Check Point Research reveals that Emotet is now the seventh most prevalent malware, and its return is deemed “extremely concerning.” Trickbot once again in first place. Education and Research still top hackers’ target list.
Our latest Global Threat Index for November 2021 reveals that while Trickbot remains at the top of the most prevalent malware list, affecting 5% of organizations worldwide, the recently resurgent Emotet is back in the index in seventh position. CPR also reveals that the most attacked industry is Education/Research.
Despite major efforts from Europol and numerous law enforcement agencies earlier this year to bring down Emotet, the notorious botnet was confirmed to be back in action by November and is already the seventh most utilized malware. Trickbot tops the index for the sixth time this month, and is even involved with the new variant of Emotet, which is being installed on infected machines using Trickbot’s infrastructure.
Emotet is being spread via phishing emails which contain infected Word, Excel, and Zip files that deploy Emotet on the victim host. The emails contain intriguing subject lines such as current news events, invoices, and fake corporate memos to lure the victims to open them. Most recently, Emotet also started spreading through malicious Windows App Installer packages pretending to be Adobe software.
Emotet is one of the most successful botnet in the history of cyber and is responsible for the explosion of targeted ransomware attacks that we have witnessed in recent years. The botnet’s comeback in November is extremely concerning as it may lead to a further increase in such attacks. The fact that it is using Trickbot’s infrastructure means it is shortening the time it would take for Emotet to build a significant enough foothold in networks around the world. As it is being spread via phishing emails with malicious attachments, it’s crucial that user awareness and education is at the top of organizations’ priority lists when it comes to cybersecurity. And anyone looking to download Adobe software should remember, as with any application, to only go via official means.
CPR also revealed this month that Education/Research is the most attacked industry globally, followed by Communications and Government/Military. “Web Servers Malicious URL Directory Traversal” is still the most commonly exploited vulnerability, impacting 44% of organizations globally, followed by “Web Server Exposed Git Repository Information Disclosure” which affects 43.7% of organizations worldwide. “HTTP Headers Remote Code Execution” remains in third place in the top exploited vulnerabilities list, with a global impact of 42%.
Top malware families
*The arrows relate to the change in rank compared to the previous month.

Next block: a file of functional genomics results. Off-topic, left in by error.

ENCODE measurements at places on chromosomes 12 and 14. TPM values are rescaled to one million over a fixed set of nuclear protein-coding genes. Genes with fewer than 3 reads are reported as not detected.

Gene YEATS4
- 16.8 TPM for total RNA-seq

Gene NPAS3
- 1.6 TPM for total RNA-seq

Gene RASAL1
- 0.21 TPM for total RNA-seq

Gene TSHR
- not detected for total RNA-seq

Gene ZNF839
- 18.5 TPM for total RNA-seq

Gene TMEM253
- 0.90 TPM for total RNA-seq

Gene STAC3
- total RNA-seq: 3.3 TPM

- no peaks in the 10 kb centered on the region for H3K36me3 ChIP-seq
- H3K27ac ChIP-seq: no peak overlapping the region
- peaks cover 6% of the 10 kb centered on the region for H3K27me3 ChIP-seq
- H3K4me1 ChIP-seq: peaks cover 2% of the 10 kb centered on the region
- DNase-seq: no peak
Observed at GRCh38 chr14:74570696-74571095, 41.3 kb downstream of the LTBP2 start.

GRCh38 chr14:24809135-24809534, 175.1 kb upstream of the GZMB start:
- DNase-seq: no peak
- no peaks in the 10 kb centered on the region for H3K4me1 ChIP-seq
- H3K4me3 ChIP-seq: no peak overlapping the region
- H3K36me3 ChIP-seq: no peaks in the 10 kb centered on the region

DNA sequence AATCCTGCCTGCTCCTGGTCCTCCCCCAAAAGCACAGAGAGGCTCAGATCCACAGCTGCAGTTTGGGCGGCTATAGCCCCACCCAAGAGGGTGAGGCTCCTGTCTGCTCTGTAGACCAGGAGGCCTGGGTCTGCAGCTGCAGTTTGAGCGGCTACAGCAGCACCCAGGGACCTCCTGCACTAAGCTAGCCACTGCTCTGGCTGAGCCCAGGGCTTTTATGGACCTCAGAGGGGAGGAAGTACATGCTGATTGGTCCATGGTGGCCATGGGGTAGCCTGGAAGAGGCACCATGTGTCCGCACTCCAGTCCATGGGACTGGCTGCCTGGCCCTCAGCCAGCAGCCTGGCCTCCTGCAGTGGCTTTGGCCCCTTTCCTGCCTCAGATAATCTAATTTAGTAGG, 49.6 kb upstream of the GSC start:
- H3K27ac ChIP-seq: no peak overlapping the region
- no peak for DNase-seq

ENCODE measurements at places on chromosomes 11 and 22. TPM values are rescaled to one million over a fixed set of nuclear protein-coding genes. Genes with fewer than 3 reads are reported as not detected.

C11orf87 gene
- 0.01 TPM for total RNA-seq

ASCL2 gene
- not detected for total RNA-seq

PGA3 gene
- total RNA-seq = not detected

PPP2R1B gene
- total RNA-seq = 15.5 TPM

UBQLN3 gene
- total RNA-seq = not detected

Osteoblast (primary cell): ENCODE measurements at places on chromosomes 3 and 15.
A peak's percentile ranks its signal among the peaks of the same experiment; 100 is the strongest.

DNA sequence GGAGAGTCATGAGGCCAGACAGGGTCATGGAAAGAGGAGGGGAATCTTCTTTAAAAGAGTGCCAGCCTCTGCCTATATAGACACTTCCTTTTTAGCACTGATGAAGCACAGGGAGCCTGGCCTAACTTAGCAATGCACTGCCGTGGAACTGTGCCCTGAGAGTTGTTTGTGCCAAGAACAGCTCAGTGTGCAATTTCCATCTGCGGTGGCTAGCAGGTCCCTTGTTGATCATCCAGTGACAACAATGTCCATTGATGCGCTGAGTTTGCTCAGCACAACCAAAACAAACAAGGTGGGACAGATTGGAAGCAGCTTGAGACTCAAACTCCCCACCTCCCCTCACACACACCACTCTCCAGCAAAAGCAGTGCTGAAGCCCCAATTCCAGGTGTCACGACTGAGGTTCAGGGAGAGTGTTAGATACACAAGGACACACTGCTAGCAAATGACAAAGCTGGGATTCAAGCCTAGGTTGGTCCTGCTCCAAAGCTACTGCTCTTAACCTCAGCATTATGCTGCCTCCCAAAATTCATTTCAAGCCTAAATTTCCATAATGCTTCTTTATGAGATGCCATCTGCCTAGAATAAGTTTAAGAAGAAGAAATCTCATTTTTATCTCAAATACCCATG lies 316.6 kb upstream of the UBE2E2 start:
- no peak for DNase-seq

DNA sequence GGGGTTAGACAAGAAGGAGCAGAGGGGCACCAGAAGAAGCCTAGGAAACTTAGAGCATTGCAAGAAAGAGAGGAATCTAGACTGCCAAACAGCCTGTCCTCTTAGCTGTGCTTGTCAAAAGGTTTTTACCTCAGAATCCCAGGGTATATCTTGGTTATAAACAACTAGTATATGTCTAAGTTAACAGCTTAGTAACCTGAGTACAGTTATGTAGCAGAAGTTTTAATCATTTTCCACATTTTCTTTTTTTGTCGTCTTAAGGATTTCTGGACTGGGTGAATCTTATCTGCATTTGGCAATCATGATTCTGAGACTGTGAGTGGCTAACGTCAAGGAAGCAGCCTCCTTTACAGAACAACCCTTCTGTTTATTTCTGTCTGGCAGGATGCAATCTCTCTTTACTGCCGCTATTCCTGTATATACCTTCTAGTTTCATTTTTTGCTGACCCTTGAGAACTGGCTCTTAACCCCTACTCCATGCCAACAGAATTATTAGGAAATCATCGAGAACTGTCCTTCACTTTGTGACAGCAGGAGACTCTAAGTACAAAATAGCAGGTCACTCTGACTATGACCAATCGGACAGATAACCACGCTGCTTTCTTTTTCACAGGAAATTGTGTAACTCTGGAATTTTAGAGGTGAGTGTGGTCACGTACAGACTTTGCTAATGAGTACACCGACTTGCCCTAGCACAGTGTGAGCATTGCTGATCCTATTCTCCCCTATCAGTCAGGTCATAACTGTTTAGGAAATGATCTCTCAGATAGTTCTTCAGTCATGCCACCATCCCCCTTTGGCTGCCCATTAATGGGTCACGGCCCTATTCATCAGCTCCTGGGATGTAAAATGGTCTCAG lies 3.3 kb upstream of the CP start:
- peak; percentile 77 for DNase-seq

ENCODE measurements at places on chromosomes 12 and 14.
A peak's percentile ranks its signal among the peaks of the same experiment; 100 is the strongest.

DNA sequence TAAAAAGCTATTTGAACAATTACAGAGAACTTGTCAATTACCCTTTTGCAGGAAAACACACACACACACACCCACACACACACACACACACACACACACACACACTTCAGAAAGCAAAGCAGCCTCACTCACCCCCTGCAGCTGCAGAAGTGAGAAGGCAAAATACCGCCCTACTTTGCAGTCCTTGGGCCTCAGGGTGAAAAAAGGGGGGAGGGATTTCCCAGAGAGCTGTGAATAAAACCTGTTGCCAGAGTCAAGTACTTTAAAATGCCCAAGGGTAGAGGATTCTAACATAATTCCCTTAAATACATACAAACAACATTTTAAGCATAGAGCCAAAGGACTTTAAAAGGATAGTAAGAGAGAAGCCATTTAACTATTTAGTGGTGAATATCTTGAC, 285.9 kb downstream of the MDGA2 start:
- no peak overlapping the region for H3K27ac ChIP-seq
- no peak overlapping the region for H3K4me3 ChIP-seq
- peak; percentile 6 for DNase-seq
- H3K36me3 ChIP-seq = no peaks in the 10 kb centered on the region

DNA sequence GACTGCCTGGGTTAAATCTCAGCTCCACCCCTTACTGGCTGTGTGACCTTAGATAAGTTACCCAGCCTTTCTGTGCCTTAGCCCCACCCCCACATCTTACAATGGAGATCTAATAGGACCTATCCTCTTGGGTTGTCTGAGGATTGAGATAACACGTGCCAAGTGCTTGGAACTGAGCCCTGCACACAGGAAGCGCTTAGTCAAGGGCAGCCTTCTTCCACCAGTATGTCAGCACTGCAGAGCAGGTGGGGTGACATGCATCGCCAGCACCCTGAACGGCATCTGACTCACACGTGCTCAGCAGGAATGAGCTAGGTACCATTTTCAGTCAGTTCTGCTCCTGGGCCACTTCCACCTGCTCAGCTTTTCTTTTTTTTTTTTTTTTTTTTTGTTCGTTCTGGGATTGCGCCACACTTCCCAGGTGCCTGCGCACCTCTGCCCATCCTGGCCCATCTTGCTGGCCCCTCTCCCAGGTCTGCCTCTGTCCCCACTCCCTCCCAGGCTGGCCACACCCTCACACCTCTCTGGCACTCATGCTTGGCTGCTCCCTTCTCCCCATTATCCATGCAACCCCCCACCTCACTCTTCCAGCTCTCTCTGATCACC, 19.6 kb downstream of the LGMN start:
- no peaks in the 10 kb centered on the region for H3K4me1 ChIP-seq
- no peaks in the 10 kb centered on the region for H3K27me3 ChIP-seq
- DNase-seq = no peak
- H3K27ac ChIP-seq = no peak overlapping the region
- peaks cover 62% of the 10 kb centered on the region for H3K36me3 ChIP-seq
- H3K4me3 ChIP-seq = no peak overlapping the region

This month, Trickbot is the most popular malware impacting 5% of organizations worldwide, followed by Agent Tesla and Formbook, both with a global impact of 4%.
- ↔ Trickbot – Trickbot is a modular Botnet and Banking Trojan constantly being updated with new capabilities, features and distribution vectors. This enables Trickbot to be a flexible and customizable malware that can be distributed as part of multi-purpose campaigns.
- ↑ Agent Tesla – Agent Tesla is an advanced RAT functioning as a keylogger and information stealer, which is capable of monitoring and collecting the victim’s keyboard input, system keyboard, taking screenshots, and exfiltrating credentials to a variety of software installed on a victim’s machine (including Google Chrome, Mozilla Firefox and Microsoft Outlook.)
- ↑ Formbook – Formbook is an InfoStealer that harvests credentials from various web browsers, collects screenshots, monitors and logs keystrokes, and can download and execute files according to its C&C orders.
- ↔ Glupteba – Glupteba is a backdoor which gradually matured into a botnet. By 2019 it included a C&C address update mechanism through public BitCoin lists, an integral browser stealer capability and a router exploiter.
- ↓ Remcos – Remcos is a RAT that first appeared in the wild in 2016. Remcos distributes itself through malicious Microsoft Office documents which are attached to spam emails, and is designed to bypass Microsoft Windows UAC security and execute malware with high-level privileges.
- ↓ XMRig – XMRig is an open-source CPU mining software used for the mining process of the Monero cryptocurrency, and first seen in-the-wild in May 2017.
- ↑ Emotet – Emotet is an advanced, self-propagating, modular Trojan. Once used as a banking trojan, Emotet is recently being used as a distributer to other malware or malicious campaigns. It uses multiple methods for maintaining persistence and evasion techniques to avoid detection. In addition, it can be spread through phishing spam emails containing malicious attachments or links.
- ↓ Ramnit – Ramnit is a banking Trojan that steals banking credentials, FTP passwords, session cookies and personal data.
- ↑ Floxif – Floxif is an info stealer and backdoor, designed for Windows OS. It was used in 2017 as part of a large-scale campaign in which attackers inserted Floxif (and Nyetya) into the free version of CCleaner (a cleanup utility) thus infecting more than 2 million users, amongst them large tech companies such as Google, Microsoft, Cisco, and Intel.